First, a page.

Olin's custom twisted pair scheme of ground on each half of each pair is
only needed either for 115k or longer distance.


2010\05\17@080733 by Marechiare

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Josh Koffman wrote:
> What would happen if I used straight through CAT5
> ethernet cable? Electrically I think it'd be ok, and
> since RS232 isn't a differential signal the pairs
> shouldn't have to be matched.
>
> How wrong am I?

You can be badly by introducing ground-loops, it depends on the rest
of your design.

2010\05\17@082949 by Michael Watterson

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Michael Watterson wrote:
{Quote hidden}

Cisco version?
http://pinouts.ru/SerialPortsCables/CiscoConsole9_pinout.shtml

2010\05\17@083019 by Olin Lathrop

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Michael Watterson wrote:
>> Seems reasonable to me.  Just make sure that each signal (receive,
>> transmit) is on its own twisted pair with the other wire of the pair
>> being ground.  In other words, the minimum RX/TX lines will use up
>> half the CAT5 cable.
>>
> however many offices use 9,600 or 19,200 RS232 with only one earth
> wire
> and 4 or 6 signals over CAT5 structured wiring, so possibly up to
> 100m.

RS-232 is pretty forgiving and you can often get away with some sloppiness.
However, that doesn't make it a good idea, nor is a few instances of
something working proof of much.

> Olin's custom twisted pair scheme of ground on each half of each pair
> is only needed either for 115k or longer distance.

I don't know about "custom" since I didn't say anything about pinout.  You
can wire up the connectors to the ends of the CAT5 cable any way you want.
The OP didn't say anything about using pre-made standard ethernet cables,
only "CAT5".  In any case, RS-232 over CAT5 with RJ-45 connectors is pretty
unusual and there isn't much of a standard whether someone wrote something
down or not.

The longer the runs are and the faster the baud rate, the more you need to
clean about things.  It's impossible to come up with a universal limit of
how fast and how far before you need certain precautions.  Ground loops,
external noise, and EMI all make a difference.

Unless the OP needs the extra wires for something else he hasn't mentioned,
I'd go for maximum signal integrity.


********************************************************************
Embed Inc, Littleton Massachusetts, http://www.embedinc.com/products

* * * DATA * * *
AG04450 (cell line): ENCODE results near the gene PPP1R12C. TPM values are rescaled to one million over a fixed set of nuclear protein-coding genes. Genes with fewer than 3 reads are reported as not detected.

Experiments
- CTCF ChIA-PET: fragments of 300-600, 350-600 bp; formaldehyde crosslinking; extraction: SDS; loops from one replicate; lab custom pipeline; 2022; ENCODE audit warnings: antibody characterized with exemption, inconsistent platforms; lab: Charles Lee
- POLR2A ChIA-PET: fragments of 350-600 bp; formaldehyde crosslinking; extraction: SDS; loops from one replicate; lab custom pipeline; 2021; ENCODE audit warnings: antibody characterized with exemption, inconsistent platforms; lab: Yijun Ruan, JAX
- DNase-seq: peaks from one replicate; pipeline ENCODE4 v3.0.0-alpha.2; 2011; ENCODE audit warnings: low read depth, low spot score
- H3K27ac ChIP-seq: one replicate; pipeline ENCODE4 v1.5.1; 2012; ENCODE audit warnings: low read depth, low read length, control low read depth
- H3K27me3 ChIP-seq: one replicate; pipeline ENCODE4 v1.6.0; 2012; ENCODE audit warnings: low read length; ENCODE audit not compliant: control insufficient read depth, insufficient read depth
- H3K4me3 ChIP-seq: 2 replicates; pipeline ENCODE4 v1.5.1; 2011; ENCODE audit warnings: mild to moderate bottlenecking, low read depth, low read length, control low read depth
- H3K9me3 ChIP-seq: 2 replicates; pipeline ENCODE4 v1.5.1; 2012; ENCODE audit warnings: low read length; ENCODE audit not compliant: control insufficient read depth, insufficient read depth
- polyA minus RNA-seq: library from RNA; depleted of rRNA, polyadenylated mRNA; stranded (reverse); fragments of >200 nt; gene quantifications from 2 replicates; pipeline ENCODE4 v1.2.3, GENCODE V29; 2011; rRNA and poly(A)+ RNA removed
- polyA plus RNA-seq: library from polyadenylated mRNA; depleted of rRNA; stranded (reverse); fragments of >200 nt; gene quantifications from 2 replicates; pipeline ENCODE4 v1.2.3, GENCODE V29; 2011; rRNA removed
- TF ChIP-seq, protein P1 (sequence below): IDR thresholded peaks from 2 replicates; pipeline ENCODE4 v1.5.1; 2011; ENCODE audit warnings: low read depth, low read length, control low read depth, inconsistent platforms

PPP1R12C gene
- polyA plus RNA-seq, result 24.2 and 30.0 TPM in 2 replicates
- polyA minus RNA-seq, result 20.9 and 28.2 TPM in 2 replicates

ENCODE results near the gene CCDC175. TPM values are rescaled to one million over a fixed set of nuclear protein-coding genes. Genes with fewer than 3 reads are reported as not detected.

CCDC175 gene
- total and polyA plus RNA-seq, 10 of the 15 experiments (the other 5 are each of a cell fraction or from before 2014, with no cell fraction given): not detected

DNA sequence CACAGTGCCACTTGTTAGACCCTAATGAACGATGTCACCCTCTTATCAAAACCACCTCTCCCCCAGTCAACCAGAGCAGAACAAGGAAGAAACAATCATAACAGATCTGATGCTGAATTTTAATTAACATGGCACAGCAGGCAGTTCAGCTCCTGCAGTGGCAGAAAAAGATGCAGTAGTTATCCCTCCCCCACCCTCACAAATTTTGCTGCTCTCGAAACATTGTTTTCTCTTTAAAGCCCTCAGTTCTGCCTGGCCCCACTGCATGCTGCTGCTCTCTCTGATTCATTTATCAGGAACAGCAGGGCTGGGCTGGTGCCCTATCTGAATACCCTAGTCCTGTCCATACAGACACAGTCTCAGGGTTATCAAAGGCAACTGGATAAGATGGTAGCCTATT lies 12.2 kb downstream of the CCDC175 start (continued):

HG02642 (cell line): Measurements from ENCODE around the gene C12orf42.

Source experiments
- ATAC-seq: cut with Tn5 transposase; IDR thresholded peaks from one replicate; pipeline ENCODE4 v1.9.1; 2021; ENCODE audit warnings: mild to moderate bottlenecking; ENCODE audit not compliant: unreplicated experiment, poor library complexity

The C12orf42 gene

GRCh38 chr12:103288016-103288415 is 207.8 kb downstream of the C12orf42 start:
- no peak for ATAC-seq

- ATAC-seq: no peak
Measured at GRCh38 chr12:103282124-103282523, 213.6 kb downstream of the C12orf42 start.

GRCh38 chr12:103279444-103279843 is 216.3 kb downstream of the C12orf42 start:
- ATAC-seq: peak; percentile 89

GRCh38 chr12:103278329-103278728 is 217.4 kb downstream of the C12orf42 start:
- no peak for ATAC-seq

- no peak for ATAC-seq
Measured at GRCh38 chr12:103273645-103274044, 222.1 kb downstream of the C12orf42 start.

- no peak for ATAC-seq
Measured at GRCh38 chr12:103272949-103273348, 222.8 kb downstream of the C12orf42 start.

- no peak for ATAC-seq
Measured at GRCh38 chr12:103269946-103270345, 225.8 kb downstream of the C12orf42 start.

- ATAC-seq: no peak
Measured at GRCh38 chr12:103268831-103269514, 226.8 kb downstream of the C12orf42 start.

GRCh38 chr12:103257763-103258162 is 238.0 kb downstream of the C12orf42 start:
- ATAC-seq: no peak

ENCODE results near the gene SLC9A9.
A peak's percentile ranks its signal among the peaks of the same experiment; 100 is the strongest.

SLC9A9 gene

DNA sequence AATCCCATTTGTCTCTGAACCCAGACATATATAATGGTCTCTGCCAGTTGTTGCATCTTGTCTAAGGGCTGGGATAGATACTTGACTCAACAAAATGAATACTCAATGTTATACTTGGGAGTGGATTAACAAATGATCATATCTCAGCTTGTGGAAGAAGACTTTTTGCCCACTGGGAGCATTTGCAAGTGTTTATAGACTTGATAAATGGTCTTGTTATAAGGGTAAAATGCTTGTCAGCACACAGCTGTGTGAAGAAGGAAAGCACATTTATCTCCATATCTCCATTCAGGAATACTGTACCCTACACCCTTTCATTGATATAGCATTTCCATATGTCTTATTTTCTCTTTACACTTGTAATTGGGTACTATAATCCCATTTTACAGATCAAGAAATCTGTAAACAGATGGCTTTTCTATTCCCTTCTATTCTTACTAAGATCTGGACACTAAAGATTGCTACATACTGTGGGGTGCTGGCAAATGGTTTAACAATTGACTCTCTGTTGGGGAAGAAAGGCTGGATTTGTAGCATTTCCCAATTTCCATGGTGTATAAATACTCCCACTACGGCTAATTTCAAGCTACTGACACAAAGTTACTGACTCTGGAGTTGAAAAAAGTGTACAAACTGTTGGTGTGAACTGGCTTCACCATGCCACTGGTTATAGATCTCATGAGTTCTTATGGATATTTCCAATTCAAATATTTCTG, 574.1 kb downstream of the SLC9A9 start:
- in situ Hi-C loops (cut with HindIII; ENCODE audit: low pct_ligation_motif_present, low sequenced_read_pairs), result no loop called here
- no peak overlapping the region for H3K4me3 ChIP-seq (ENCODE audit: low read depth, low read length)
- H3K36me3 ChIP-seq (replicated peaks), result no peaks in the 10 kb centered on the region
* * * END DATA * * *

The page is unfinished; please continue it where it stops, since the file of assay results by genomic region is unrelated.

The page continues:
(978) 742-9014.  Gold level PIC consultants since 2000.

2010\05\17@145902 by Vitaliy

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flavicon
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Michael Watterson wrote:
> Cisco version?
> http://pinouts.ru/SerialPortsCables/CiscoConsole9_pinout.shtml

I remember those from my network installer days, the flat "ribbon" cable and
the DB9 to RJ45 adapters. They can be had dirt cheap (we used to just throw
them away).

Vitaliy

2010\05\17@230636 by William \Chops\ Westfield

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On May 17, 2010, at 11:58 AM, Vitaliy wrote:

> I remember those from my network installer days, the flat "ribbon"  
> cable and
> the DB9 to RJ45 adapters. They can be had dirt cheap (we used to  
> just throw
> them away).

Us too.  Especially the adapters, or the cables with built-in  
adapters, since the most common application in our labs is to plug a  
terminal server port (usually some form of RJ45) into a router/console  
port (also (now) usually RJ45, with a matching pinout.)  For that, you  
just need some combination of flat (rolled) RJ45 cables and RJ45/RJ45  
connectors (always an ODD number of rolls, though...)  I now have a  
big collection, rescued from the dumpers (and I'm considering putting  
them back in the dumpster.  Sigh.)

BillW

2010\05\18@165119 by Josh Koffman

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Hi all,

Thank you all for the great advice. I ended up going with what I'm
going to call "Modified EIA-561". I've only used 4 pins, as following:
Pin    Function
3       Ground
4       Ground
5       Receive
6       Transmit

My thinking behind this is that on a standard ethernet cable this
should result in each data line having a ground line running as its
pair.

Thanks!

Josh
--
A common mistake that people make when trying to design something
completely foolproof is to underestimate the ingenuity of complete
fools.
       -Douglas Adams